Science : A Four Thousand Year History

3.66 (268 ratings by Goodreads)
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Science: A Four Thousand Year History rewrites science's past. Instead of focussing on difficult experiments and abstract theories, Patricia Fara shows how science has always belonged to the practical world of war, politics, and business. Rather than glorifying scientists as idealized heroes, she tells true stories about real people - men (and some women) who needed to earn their living, who made mistakes, and who trampled down their rivals in their quest
for success.

Fara sweeps through the centuries, from ancient Babylon right up to the latest hi-tech experiments in genetics and particle physics, illuminating the financial interests, imperial ambitions, and publishing enterprises that have made science the powerful global phenomenon that it is today. She also ranges internationally, illustrating the importance of scientific projects based around the world, from China to the Islamic empire, as well as the more familiar tale of science in Europe, from
Copernicus to Charles Darwin and beyond.

Above all, this four thousand year history challenges scientific supremacy, arguing controversially that science is successful not because it is always right - but because people have said that it is right.
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Product details

  • Paperback | 512 pages
  • 129 x 196 x 27mm | 532g
  • Oxford, United Kingdom
  • English
  • 59 black and white halftones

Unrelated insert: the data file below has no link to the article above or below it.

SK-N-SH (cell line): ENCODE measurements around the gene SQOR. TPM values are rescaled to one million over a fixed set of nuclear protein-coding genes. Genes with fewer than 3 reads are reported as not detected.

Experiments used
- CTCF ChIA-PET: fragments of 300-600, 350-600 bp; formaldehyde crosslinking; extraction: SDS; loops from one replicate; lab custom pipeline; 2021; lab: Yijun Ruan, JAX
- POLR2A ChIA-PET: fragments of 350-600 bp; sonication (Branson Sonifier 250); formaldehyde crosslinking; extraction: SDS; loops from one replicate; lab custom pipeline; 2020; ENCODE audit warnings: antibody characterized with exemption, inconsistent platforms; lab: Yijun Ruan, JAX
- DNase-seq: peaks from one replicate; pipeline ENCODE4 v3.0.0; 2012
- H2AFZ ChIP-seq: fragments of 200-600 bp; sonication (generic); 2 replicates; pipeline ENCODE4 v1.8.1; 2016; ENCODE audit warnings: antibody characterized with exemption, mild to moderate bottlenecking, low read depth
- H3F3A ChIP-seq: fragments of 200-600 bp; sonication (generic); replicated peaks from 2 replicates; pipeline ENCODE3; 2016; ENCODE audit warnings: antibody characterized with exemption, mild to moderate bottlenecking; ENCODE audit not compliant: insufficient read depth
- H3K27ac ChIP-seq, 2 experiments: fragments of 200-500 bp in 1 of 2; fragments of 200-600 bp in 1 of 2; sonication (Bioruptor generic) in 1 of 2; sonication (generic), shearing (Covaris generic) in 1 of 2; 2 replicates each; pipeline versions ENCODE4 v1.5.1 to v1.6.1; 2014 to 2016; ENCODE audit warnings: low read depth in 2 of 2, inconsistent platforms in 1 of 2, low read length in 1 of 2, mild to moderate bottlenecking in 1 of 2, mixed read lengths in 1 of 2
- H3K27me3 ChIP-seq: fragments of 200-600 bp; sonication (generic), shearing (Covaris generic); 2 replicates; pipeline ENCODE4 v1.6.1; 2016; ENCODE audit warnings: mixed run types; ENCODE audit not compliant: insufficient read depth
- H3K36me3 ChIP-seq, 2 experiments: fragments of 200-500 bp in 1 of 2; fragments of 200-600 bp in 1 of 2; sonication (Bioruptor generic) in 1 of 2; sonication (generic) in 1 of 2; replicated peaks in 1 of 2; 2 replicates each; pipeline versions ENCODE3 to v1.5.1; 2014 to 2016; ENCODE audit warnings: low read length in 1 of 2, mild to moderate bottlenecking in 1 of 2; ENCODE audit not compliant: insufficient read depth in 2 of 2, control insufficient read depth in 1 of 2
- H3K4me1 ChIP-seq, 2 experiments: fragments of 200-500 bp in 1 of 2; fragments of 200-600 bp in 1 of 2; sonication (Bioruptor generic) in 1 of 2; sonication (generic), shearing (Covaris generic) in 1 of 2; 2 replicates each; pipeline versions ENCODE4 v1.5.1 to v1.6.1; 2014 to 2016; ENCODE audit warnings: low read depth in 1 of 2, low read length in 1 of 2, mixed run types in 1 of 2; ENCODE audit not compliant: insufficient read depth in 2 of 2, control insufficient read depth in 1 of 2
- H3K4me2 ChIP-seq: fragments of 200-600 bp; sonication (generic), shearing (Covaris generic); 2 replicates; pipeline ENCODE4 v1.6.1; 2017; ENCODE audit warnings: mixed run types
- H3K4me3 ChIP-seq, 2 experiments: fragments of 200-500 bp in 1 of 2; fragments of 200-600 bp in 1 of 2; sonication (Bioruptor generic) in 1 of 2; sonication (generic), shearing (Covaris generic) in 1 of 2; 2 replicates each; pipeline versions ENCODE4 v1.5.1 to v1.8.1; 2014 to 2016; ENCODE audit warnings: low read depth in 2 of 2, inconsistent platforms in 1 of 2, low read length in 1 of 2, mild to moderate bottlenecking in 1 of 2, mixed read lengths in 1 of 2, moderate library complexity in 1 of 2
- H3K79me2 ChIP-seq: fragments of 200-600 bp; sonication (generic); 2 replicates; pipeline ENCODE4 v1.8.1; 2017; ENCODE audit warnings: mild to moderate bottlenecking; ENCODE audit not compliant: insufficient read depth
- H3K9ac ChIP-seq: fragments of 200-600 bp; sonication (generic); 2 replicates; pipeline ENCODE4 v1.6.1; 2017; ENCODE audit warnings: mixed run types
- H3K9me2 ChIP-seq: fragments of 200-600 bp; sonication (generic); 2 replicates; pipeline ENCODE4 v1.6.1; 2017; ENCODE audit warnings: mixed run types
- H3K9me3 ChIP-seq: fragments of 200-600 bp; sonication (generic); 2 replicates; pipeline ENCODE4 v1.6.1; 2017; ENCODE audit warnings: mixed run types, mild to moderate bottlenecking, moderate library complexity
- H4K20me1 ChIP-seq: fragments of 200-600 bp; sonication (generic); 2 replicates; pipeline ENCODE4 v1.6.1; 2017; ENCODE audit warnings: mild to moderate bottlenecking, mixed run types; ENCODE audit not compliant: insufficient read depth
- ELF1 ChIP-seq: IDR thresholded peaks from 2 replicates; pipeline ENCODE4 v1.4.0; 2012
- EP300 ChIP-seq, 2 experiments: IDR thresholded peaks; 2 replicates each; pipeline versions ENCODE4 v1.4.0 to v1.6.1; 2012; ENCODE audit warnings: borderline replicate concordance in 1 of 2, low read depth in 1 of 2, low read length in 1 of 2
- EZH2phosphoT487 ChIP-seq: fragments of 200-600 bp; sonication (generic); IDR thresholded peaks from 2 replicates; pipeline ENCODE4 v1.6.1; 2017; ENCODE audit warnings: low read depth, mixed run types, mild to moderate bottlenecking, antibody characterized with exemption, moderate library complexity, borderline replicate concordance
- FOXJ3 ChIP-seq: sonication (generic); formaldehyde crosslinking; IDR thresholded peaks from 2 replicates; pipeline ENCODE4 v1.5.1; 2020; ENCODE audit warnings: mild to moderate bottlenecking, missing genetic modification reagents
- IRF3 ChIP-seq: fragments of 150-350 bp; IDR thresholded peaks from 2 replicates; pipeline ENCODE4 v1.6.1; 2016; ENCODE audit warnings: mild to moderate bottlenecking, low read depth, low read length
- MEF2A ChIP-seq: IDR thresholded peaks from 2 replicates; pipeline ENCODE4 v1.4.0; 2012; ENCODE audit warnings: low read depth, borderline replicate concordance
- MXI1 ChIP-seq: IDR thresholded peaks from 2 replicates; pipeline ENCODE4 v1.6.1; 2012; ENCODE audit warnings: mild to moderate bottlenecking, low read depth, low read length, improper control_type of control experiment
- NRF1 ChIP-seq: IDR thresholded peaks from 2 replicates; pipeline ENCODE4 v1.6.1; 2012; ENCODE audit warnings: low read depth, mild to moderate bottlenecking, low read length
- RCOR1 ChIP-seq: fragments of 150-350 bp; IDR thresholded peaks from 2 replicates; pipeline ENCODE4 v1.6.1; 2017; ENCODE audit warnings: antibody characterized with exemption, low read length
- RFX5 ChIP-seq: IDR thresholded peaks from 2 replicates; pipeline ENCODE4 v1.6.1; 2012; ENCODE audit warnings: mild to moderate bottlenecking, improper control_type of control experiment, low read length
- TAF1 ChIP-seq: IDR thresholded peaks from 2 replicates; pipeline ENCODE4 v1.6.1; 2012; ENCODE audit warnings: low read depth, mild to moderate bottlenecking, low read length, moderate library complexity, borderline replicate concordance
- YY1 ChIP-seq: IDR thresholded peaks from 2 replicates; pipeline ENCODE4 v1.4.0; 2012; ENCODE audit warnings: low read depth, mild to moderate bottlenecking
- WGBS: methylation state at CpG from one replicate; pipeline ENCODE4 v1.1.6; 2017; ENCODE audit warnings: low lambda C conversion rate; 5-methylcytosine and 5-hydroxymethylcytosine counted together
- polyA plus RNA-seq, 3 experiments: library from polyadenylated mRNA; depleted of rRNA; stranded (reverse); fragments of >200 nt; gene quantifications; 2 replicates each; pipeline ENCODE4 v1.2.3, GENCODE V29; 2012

• 0199580278
  • 9780199580279
  • 89,230

Table of contents

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Review Text

a surprise and a subversive pleasure Tim Radford, Guardian: Science Bookclub
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Review quote

An engaging book...Fara is to be commended for stepping back - way back - to assess the history of science in its entirety * Robert J Malone, excutive director of the History of Science Society * An impressive and commendable effort to square the circle, to tell science's history, from the beginning. * Martin D. Gordin, Science * Wide-ranging and provocative...Romps through history at a terrific rate. * The Economist * Epic history of science * Jo Marchant, New Scientist * Review from previous edition Fara's book could not be more wide-ranging, beginning [with] the quest to take the story of science as far back as she story of science as far back as she possibly can, and ending bang up to date. The content is ambitious. jusiciously and fairly handled...The narrative moves forward in an engaging way, while the enthusiasm and opinions of the author are never far from the surface. It is a book to provoke thought and argument. An
impressive achievement. * Jim Bennett, BBC History Magazine * a surprise and a subversive pleasure * Tim Radford, Guardian: Science Bookclub *
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About Patricia Fara

Patricia Fara lectures in the History and Philosophy of Science at the University of Cambridge and is the Senior Tutor of Clare College. Her major research speciality is eighteenth-century England, but she has published a range of academic and popular books on the history of science, increasingly with an emphasis on analysing scientific imagery. These include Sympathetic Attractions: Magnetic Practices, Beliefs, and Symbolism in Eighteenth-Century England
(1996), Newton: The Making of Genius (2002), Sex, Botany and Empire: The Story of Carl Linnaeus and Joseph Banks (2003) and Pandora's Breeches: Women, Science and Power in the Enlightenment (2004). She has written many reviews and articles for academic journals as well as for general publications, including
History Today, New Scientist, Nature, The Times and New Statesman; she writes a regular column on scientific portraits for Endeavour. She is currently working on a biography of Erasmus Darwin.
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Rating details

268 ratings
3.66 out of 5 stars
5 22% (60)
4 41% (110)
3 23% (61)
2 8% (21)
1 6% (16)
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